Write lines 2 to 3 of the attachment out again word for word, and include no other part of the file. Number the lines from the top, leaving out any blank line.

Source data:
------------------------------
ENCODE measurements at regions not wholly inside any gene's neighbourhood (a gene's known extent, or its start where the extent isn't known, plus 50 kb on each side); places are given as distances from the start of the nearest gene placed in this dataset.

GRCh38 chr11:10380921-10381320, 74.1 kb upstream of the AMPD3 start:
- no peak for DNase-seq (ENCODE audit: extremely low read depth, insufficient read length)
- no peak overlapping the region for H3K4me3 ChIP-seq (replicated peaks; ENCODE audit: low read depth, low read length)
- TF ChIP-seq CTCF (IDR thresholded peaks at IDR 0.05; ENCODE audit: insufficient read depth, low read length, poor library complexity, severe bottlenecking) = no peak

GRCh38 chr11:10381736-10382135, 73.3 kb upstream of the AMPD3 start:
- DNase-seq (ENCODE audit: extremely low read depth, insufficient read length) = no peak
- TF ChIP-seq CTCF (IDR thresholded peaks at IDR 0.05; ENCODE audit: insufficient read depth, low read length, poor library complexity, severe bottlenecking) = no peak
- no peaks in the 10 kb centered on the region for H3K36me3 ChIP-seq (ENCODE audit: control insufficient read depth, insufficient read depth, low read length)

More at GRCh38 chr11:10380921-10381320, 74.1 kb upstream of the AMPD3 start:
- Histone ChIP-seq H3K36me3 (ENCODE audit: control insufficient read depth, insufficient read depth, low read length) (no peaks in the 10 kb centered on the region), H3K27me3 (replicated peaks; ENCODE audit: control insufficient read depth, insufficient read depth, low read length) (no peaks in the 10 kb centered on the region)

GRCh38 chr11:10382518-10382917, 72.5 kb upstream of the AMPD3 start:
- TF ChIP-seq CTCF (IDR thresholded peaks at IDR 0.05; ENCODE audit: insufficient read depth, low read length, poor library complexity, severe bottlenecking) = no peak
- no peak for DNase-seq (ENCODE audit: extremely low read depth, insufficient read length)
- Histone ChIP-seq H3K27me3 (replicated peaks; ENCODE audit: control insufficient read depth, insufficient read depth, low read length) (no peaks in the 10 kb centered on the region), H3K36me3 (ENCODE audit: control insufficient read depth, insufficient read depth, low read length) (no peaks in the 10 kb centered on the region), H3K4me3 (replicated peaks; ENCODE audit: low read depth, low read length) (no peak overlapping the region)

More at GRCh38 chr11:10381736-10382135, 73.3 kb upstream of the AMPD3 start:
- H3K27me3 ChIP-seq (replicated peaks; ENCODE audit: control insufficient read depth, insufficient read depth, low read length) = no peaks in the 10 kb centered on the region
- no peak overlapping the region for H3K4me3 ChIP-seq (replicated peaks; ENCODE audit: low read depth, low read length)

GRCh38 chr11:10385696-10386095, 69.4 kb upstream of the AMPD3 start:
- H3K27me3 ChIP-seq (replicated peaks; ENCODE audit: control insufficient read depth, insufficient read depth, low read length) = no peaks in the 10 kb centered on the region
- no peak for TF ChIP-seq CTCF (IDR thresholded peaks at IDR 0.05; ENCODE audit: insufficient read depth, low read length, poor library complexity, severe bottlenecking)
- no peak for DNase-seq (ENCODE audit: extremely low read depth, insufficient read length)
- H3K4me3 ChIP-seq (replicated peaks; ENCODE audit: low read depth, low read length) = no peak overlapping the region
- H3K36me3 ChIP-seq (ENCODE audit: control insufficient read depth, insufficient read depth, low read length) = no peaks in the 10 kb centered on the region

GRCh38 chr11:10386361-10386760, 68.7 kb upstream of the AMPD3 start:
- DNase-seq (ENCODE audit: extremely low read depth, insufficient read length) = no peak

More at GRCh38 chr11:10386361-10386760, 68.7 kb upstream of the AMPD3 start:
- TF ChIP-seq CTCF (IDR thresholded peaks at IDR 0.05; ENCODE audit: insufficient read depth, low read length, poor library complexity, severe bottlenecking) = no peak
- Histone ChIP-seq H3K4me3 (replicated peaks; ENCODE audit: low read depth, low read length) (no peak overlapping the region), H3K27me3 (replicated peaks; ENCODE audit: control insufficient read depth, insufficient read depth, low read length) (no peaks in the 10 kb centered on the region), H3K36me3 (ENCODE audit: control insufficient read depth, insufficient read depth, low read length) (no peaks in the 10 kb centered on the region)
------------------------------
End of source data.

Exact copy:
GRCh38 chr11:10380921-10381320, 74.1 kb upstream of the AMPD3 start:
- no peak for DNase-seq (ENCODE audit: extremely low read depth, insufficient read length)